Sorry to disturb you. I know that the hot issues this week are COVID-19, the oppressive heatwave, and short shorts for high school girls in Israel. Some things just don’t make the cut, so the fact that an Arab arsonist tried to burn down my neighborhood might not have registered. After all, how important could that be?
This is a great example of some of our work. This is one of the camera systems that One Israel Fund participated in. Yesterday, the camera picked up an attempted arson attack outside of, Shilo. The security chief and his team were able to respond quickly enough to put out the fire as well as alerting the IDF in order to apprehend the terrorist.When he returned, the security chief called our director of security projects, Marc Prowisor, to express the community’s gratitude to One Israel Fund. Preventing arson attacks – just another thing One Israel Fund successfully does.Learn more at https://oneisraelfund.org/oif-projects/operation-no-more-jewish-victims/
פורסם על ידי One Israel Fund ב- יום חמישי, 21 במאי 2020
In order not to be too melodramatic, let me state at no time was there really any danger. Or, at least, not too much danger. I was working on my computer with the windows open (no AC upstairs) when I noticed the strong smell of burning brush. We live at the edge of Shiloh, on a steep hill overlooking Tel Shiloh, the historic site of Israel’s Tabernacle. I ran outside to see a small crowd already gathering; far below (about 700 meters distance and at least 40 meters below us) smoke was wafting upwards towards us. I thought of grabbing a hoe and going down to make a fire break. Twenty years ago I planted 20-30 trees lower down the slope and I hoped that perhaps I could save them. Luckily, the security team came with a fire truck and quickly put out the blaze. From start to finish, not 45 minutes had gone by and the fire was extinguished. While in spectator mode, I managed to hear that it was an arson attempt but dismissed that possibility ( I thought more likely that it was negligence) and then went home and fairly quickly put the matter out of my mind.
Turns out, I was wrong. It was clearly arson and the whole incident had been captured on one of the security cameras that surround Shiloh. Everything had been seen immediately and that is the reason that the security team was able to react so quickly before any serious damage could be done. The intense heat of the midday sun and the strong breeze to the East to our direction didn’t translate, this time at least, to a tragedy.
As for the arsonist, he was caught very quickly. What his motivation could have been, escapes me. Is it arson in honor of the end of Ramadan? A gesture of defiance on the eve of Jerusalem Reunification Day? Or maybe just a bad hair day and general spleen on his day to day tedium? He cam from Krayiot, one of our neighboring villages, but how could he not know about the cameras? What is sure is that he will be tried quickly and he will join the already numerous security prisoners that Israel incarcerates.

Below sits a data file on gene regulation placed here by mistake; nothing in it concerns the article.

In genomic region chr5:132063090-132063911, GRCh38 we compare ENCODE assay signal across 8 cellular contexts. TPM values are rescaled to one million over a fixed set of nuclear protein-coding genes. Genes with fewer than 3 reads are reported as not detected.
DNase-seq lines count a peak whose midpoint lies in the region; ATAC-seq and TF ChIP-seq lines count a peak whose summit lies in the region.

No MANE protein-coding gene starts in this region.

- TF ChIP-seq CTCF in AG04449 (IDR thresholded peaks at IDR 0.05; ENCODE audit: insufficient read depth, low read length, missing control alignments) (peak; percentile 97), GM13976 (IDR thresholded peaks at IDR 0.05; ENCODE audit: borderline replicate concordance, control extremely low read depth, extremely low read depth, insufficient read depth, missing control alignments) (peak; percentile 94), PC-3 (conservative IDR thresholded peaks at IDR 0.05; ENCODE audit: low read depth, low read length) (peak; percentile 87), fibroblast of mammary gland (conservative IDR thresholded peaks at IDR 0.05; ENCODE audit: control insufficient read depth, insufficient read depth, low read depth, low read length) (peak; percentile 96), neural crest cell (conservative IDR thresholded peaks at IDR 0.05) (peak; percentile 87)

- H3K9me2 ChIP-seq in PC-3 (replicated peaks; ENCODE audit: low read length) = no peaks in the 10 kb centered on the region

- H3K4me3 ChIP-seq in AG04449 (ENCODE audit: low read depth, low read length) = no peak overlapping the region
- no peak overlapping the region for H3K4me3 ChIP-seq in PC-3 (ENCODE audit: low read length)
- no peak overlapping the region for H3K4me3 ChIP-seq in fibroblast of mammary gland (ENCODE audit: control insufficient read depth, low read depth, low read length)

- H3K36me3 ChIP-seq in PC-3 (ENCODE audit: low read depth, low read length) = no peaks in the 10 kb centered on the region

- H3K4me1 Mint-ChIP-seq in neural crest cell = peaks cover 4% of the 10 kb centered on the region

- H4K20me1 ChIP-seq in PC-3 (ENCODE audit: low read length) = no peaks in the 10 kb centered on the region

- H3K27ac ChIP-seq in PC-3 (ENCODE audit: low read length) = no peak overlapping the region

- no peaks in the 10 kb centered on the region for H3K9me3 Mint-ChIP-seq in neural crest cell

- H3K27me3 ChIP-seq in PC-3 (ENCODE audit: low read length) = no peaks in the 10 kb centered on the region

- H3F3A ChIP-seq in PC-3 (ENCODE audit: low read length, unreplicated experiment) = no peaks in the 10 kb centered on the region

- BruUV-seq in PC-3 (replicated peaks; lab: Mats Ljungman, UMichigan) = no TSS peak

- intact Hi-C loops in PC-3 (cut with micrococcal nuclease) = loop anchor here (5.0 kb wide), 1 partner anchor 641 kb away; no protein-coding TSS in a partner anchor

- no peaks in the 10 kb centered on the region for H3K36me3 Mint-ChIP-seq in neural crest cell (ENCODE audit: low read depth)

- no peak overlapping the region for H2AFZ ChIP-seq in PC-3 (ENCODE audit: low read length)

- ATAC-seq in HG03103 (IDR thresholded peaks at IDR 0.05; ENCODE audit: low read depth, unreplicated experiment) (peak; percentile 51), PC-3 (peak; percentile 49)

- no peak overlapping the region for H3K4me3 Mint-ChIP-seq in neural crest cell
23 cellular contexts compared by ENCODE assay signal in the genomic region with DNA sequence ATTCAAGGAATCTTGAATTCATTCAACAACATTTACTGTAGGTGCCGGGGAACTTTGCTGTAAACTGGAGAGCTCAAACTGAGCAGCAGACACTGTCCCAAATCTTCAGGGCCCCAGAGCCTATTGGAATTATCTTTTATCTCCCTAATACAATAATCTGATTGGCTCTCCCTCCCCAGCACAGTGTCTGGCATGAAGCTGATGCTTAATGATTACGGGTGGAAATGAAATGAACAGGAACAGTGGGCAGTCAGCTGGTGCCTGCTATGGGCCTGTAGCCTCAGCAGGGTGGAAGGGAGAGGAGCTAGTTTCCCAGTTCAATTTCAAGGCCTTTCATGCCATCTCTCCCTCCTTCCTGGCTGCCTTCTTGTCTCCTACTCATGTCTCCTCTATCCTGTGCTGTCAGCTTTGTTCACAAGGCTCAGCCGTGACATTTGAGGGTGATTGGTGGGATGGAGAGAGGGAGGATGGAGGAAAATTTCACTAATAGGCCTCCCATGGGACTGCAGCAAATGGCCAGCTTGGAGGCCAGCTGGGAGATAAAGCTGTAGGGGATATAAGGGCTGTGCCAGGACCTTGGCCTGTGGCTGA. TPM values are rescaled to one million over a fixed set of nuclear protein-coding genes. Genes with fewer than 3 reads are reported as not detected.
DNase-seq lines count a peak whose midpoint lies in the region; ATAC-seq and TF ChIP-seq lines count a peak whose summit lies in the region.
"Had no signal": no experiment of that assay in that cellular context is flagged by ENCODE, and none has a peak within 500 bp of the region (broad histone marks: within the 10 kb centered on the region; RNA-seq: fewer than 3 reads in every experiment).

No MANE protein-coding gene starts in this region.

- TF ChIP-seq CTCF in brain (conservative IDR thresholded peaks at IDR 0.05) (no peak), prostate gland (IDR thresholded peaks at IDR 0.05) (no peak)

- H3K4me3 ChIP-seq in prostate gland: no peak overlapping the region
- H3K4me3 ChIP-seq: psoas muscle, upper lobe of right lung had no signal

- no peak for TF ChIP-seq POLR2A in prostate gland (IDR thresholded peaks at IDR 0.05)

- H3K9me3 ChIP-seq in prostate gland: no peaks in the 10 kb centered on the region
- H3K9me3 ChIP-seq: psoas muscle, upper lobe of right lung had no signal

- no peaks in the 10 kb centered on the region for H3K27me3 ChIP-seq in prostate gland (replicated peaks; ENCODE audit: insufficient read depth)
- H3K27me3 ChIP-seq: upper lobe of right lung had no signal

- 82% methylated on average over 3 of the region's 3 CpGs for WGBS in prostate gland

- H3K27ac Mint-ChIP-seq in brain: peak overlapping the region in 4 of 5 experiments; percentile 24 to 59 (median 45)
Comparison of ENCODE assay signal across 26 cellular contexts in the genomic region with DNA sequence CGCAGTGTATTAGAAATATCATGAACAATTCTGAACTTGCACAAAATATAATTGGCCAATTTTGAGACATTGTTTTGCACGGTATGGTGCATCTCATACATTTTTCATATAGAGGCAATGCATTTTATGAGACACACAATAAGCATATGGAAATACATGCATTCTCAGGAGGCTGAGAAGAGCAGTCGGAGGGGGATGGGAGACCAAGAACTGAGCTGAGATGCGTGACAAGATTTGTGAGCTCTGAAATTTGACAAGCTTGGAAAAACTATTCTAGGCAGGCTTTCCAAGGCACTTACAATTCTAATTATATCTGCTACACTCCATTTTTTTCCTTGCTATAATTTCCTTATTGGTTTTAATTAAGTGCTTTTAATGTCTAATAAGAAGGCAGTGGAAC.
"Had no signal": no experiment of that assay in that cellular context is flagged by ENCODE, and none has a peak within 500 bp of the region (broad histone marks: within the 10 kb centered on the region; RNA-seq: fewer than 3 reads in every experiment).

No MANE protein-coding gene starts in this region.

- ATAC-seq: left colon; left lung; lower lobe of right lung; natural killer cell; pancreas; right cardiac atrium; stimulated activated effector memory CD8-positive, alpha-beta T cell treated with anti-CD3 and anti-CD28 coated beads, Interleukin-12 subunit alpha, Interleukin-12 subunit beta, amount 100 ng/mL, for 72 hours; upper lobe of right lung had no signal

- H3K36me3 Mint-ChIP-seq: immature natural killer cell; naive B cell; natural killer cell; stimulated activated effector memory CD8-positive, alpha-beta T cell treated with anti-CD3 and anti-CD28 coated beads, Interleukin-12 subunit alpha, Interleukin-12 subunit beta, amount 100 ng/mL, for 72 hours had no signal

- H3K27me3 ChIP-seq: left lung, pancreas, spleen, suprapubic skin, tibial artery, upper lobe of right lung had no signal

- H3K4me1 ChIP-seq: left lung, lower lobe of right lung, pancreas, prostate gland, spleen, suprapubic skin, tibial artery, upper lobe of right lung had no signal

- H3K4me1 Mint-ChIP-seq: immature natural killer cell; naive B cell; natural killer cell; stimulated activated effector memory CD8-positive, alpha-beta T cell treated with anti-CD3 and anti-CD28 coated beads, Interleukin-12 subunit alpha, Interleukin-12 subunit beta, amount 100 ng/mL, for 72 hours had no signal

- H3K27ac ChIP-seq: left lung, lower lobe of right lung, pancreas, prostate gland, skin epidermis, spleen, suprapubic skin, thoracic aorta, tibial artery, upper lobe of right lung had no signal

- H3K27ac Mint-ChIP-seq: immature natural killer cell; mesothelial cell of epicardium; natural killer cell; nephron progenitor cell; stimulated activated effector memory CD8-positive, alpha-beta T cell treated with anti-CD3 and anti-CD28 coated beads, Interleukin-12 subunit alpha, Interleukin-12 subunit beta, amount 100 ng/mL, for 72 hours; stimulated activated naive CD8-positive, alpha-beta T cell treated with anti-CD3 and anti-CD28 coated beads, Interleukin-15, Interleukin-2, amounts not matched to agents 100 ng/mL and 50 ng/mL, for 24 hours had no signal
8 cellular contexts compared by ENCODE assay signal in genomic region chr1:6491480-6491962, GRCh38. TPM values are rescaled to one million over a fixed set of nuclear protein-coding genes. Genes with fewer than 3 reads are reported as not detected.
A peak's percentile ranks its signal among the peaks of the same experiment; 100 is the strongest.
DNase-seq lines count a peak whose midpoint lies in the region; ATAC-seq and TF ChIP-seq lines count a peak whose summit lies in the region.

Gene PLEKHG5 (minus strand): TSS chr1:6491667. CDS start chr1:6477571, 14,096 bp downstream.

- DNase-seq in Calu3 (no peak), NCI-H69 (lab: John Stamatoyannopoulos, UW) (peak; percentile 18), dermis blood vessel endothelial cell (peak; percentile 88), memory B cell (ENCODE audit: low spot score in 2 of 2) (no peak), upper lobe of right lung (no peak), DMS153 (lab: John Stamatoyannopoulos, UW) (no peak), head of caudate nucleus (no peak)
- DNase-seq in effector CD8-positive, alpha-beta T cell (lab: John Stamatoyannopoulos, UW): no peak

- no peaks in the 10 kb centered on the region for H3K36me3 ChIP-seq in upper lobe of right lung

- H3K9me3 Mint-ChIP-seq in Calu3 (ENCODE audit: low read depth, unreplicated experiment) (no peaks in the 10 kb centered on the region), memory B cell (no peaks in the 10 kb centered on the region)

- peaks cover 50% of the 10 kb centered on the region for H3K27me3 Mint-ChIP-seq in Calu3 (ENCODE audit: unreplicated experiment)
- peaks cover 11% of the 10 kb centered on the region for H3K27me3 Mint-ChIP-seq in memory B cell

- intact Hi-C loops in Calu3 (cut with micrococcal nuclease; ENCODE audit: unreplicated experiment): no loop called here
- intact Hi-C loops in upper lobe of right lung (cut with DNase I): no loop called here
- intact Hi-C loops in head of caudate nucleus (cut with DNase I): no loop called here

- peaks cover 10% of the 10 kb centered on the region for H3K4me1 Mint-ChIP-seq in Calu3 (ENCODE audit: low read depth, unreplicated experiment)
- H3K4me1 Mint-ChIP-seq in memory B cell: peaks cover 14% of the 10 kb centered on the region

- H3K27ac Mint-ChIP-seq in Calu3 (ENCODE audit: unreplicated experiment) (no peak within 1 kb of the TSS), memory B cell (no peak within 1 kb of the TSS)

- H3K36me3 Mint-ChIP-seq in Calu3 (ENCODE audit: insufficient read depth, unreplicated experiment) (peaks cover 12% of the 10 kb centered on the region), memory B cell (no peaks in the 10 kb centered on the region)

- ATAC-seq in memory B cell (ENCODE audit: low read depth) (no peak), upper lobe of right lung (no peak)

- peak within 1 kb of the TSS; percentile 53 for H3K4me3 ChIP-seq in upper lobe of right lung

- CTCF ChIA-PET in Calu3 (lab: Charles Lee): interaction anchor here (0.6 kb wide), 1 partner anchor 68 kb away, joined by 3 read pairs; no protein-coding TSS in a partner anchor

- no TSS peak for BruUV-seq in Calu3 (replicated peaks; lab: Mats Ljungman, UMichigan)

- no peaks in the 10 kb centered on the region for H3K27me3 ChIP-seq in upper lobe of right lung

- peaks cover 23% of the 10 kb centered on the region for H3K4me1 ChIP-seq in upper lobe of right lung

Mentioning the incident to my sister-in-law the next day, she told me that she had seen a small update on one of the internet sites (ARUTZ 7) she checks. Then it clicked. Who reports arson attempts against Jewish communities in Judea and Samaria? A quick check showed that for the most part hardly any media outlets cover them. And this week there were several. On Shabbat, on serious fire between Rahelim and Ariel, and attempted arson at Geva Binyamin, on Monday, a suspected arson near Pnei Kedem, Tuesday a fire near Elad, and on Wednesday the attempted arson at Shiloh and one at Evnei Hafez (the second attempt it seems). Another fire, one near Beit Shemesh, did get reported by Times of Israel, but the rest were missed, perhaps, they were not deemed important or for some other reason.
Jokes about “it bleeds, it leads” or “man bites dog” aside, It is clear that there is too much news these days and all media outlets pick and choose what to prioritize and what to leave on the back burner. Yet, with the internet, there is no longer the space restrictions that made the selection process so necessary. When I was the editor of the Tepee Times at Alta Loma High School we had a mere 4 pages every two weeks and very limited space (and yet no real news to include, after all, what happens in Alta Loma stays boring in Alta Loma). You barely could wrap one medium fish. Couldn’t more space be devoted to the arson attempts that residents in Judea and Samaria face, even as a footnote, in today’s internet sites?
Not limited to arson attacks, every week there are Molotov cocktails and rocks thrown at passing motorists, agricultural theft (livestock usually), and vandalism that never get reported widely, it at all. It is as if, our lives and property are forfeit and of no concern.
My main complaint though is that while perhaps it is understandable why so much does not get reported, it isn’t clear why so much emphasis is given to the scattering of cases of vandalism that occur or alleged to be caused by Jews against Arabs. Underreporting one and over-reporting the other gives a very certain impression to the English speaking readership that may not be familiar with what is happening in Judea and Samaria. There is, of course, no justification for any acts of violence or vandalism against our Arab neighbors by Jews living in Judea and Samaria, but on the other hand, nothing occurs in a vacuum.
Here is the opportunity to praise a real hero and savior: the One Israel Fund, and Marc Provisor, my neighbor and head of security projects for the One Israel Fund. On a daily basis, the security cameras, the special equipment, and life-saving medical kits protect the lives and property of Israelis from Metulla to the border of Gaza to the Negev. For those of you that care and want to help, check out https://oneisraelfund.org/ , and please donate.